The Annenberg Public Policy Center and FactCheck.org are sponsoring the first-ever conference on advertising in judicial elections on May 23 in Washington, D.C.
Mudslinging in Judicial Campaigns: Beginning to Look a Lot Like Congress will bring together judges, campaign media consultants and close observers of the escalation in money spent on ads in state Supreme Court races.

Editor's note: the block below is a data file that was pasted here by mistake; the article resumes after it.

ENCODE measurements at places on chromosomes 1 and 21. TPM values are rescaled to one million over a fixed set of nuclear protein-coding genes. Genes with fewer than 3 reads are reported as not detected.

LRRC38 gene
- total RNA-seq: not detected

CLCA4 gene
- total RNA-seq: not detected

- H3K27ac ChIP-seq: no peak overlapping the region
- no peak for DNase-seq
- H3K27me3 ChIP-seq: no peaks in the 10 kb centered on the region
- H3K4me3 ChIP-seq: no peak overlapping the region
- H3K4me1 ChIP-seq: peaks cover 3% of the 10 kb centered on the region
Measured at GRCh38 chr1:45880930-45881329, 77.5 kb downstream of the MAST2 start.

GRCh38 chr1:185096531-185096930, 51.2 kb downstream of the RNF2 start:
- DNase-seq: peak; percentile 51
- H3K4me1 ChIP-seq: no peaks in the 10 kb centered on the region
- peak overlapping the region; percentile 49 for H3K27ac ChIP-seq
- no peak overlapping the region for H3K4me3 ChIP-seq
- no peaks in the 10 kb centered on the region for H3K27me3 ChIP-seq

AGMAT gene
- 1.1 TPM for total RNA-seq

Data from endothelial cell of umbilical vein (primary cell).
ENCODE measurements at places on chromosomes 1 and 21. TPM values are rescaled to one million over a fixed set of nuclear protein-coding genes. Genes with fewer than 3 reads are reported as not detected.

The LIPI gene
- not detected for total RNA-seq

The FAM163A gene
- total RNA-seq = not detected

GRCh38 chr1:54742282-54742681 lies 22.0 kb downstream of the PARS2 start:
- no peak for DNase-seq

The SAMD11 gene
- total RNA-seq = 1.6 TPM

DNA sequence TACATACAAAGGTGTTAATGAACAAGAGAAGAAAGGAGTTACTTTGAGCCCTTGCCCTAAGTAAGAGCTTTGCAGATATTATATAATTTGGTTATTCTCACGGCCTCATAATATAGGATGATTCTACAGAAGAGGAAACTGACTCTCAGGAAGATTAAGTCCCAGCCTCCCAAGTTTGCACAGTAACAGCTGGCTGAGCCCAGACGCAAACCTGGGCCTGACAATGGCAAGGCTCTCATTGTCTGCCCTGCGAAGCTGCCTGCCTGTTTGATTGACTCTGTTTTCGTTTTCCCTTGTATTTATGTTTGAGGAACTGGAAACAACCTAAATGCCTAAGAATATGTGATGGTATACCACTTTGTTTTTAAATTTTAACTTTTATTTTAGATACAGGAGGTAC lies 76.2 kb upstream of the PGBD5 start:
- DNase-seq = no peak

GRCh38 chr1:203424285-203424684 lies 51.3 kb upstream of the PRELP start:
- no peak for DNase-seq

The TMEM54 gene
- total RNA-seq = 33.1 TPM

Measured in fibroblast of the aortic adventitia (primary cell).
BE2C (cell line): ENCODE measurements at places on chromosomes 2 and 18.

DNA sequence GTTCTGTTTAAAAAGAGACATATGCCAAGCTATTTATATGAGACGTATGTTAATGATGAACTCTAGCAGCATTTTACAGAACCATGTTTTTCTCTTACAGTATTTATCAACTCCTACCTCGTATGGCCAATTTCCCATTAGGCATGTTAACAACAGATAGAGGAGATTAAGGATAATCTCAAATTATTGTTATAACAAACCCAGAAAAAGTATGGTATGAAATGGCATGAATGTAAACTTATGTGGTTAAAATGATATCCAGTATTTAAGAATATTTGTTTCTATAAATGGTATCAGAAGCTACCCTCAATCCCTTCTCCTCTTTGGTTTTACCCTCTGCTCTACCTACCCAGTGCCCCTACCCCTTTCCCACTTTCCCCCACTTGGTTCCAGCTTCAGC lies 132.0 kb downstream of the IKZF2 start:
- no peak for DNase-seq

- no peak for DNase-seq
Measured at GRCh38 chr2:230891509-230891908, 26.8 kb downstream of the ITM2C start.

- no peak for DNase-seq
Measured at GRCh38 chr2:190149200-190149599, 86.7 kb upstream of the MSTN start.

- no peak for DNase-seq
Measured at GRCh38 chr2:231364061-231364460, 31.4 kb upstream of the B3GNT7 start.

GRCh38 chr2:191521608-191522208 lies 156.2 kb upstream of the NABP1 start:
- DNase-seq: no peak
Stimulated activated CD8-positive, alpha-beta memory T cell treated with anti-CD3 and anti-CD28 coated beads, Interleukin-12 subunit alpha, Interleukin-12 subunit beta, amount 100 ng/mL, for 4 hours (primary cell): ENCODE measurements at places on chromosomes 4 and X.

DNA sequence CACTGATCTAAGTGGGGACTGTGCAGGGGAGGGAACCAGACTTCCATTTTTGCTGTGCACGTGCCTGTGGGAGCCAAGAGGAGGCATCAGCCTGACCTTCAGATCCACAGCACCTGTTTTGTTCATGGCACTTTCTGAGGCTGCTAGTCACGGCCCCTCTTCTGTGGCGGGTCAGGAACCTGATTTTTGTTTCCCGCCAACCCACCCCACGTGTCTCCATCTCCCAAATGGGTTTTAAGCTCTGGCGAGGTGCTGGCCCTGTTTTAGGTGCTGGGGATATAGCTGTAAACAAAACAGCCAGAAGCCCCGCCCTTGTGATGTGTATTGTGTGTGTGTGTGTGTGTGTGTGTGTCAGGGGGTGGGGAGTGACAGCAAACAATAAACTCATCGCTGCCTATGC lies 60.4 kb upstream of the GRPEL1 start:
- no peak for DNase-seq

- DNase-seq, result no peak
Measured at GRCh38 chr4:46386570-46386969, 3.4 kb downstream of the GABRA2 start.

In 2006, spending on those ads totaled about $16 million in 10 states, more per election than ever before. Negative ads, including false and misleading ones, are on the rise too, making the ads look more and more like spots one might see in congressional contests. That raises some provocative questions: Are courtroom outcomes affected when judges worry about the attack ads they could face when they’re up for re-election? Do such ads contribute to waning public confidence in an independent judiciary? Should judges stay out of the fray (and if so, how?) — or is the current trend a good one that ensures judges don’t become too cloistered? How do First Amendment concerns play into the equation?